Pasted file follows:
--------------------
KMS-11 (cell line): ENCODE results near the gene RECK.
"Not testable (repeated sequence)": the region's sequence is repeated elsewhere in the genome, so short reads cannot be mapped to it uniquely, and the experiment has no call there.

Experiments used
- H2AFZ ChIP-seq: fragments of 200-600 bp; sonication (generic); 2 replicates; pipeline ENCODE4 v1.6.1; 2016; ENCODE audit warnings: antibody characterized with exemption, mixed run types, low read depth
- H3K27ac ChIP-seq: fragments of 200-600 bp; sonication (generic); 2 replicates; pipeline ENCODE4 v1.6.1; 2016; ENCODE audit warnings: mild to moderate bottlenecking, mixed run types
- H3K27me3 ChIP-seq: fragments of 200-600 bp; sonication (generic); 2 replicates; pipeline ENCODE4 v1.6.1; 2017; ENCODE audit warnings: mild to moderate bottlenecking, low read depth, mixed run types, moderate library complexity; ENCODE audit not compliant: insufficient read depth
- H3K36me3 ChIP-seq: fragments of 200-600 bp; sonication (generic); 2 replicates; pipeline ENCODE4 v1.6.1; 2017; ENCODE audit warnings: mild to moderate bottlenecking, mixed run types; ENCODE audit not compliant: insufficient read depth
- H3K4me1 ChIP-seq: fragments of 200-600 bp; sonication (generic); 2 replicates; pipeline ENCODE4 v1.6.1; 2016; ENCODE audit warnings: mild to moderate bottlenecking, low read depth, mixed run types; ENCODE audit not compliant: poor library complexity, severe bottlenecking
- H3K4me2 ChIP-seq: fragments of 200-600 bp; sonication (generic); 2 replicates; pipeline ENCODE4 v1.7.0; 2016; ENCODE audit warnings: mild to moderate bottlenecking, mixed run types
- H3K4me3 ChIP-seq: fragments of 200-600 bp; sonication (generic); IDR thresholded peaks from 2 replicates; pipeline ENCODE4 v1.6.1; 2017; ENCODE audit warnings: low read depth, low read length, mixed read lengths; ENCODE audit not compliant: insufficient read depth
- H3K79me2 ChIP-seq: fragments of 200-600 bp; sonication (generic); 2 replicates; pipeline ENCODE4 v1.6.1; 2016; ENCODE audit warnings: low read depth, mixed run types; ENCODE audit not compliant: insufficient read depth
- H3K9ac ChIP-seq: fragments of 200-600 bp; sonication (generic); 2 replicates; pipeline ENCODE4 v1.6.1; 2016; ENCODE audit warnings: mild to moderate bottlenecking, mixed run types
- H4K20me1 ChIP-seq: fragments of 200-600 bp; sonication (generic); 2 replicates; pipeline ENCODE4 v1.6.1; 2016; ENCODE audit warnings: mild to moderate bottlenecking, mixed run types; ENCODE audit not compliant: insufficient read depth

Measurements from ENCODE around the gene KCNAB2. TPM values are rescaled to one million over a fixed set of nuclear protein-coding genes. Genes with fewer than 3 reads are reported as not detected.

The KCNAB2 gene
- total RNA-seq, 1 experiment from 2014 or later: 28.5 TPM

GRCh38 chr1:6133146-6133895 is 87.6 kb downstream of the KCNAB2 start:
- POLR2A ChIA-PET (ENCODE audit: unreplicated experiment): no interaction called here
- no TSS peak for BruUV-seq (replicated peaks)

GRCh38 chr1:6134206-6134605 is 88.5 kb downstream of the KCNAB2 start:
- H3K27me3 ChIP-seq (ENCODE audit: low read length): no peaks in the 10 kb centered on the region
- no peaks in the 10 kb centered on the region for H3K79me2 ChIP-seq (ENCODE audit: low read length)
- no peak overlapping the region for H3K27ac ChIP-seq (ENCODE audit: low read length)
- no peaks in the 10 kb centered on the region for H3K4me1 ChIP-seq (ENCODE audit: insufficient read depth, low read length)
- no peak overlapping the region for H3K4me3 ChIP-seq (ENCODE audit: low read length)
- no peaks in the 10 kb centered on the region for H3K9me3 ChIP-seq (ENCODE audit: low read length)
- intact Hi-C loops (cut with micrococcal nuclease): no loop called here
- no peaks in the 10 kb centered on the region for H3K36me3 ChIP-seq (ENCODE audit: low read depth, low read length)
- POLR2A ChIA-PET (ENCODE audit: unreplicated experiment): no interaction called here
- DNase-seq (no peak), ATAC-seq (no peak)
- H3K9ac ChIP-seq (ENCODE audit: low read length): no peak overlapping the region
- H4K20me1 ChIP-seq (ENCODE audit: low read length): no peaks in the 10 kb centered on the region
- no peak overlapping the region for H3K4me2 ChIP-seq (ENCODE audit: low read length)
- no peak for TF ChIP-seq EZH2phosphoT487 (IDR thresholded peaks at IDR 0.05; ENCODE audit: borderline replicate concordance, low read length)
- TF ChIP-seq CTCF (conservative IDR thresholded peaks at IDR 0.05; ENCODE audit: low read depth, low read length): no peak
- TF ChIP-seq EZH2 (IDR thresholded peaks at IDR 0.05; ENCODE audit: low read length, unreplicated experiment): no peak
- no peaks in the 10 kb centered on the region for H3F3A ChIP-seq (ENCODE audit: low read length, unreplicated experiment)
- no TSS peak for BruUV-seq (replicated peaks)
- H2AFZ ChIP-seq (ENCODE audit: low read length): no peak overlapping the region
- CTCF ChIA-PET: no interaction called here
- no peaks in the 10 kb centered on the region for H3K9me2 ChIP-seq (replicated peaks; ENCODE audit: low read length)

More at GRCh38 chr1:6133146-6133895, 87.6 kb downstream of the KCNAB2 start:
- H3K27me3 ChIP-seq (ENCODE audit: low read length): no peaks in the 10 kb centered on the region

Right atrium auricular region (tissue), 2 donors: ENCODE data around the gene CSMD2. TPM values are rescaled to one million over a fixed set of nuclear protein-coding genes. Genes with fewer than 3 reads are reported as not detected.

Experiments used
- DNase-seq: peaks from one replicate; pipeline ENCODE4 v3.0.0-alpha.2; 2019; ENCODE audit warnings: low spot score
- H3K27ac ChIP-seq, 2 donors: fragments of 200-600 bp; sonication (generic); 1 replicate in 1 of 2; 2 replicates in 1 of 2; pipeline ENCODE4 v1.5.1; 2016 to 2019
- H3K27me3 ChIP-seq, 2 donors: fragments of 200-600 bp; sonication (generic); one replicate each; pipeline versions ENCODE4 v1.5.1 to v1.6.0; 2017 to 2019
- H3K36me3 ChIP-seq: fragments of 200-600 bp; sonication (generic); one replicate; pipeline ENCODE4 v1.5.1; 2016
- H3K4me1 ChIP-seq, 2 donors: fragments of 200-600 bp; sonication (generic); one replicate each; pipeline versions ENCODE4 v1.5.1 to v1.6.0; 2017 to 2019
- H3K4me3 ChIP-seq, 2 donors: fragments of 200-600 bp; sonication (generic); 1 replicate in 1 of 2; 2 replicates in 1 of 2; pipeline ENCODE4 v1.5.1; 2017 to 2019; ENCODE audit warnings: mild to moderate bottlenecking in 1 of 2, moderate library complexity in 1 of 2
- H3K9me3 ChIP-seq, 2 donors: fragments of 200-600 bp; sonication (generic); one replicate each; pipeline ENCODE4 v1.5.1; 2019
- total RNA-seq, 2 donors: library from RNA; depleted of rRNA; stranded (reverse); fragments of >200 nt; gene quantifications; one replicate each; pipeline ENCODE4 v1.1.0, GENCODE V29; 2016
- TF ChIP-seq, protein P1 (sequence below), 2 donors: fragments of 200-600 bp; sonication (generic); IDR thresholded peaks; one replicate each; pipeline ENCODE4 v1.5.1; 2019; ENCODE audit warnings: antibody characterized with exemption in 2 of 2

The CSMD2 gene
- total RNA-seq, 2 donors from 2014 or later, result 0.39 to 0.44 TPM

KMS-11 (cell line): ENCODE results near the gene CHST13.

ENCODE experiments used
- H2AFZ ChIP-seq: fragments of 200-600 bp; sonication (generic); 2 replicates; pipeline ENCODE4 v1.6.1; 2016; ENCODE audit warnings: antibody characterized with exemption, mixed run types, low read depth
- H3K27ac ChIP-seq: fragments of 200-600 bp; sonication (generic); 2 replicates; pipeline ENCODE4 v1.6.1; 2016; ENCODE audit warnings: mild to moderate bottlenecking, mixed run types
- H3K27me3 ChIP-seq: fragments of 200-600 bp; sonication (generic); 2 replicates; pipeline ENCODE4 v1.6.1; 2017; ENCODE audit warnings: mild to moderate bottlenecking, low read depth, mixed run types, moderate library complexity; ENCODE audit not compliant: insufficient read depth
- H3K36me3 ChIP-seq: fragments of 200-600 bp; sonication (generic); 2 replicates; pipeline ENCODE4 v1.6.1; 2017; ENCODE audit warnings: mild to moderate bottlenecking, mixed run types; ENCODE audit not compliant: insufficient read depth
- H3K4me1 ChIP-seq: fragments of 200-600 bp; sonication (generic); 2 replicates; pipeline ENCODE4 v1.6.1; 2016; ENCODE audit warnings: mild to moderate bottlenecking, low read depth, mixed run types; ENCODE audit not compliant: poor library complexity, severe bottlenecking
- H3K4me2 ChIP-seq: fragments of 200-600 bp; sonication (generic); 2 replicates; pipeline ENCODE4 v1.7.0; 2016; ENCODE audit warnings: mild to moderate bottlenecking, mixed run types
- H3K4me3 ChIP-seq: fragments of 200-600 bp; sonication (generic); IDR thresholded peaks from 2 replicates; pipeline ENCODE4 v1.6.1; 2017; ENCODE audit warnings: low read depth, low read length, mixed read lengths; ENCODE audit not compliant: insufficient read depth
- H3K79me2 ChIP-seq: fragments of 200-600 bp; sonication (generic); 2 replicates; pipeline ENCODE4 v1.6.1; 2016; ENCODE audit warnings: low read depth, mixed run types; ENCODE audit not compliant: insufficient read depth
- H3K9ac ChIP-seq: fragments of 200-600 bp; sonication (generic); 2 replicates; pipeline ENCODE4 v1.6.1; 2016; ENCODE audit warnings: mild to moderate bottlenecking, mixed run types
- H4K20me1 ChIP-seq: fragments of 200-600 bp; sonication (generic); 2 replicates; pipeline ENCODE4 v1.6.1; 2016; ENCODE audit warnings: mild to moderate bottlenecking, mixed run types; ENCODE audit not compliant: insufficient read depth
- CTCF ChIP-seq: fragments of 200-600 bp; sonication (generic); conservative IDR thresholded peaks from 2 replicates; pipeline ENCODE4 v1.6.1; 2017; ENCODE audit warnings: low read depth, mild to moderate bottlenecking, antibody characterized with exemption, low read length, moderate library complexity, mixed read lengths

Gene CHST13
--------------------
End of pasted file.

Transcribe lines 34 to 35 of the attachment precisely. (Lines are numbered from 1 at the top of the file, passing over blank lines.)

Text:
- no peak for TF ChIP-seq EZH2phosphoT487 (IDR thresholded peaks at IDR 0.05; ENCODE audit: borderline replicate concordance, low read length)
- TF ChIP-seq CTCF (conservative IDR thresholded peaks at IDR 0.05; ENCODE audit: low read depth, low read length): no peak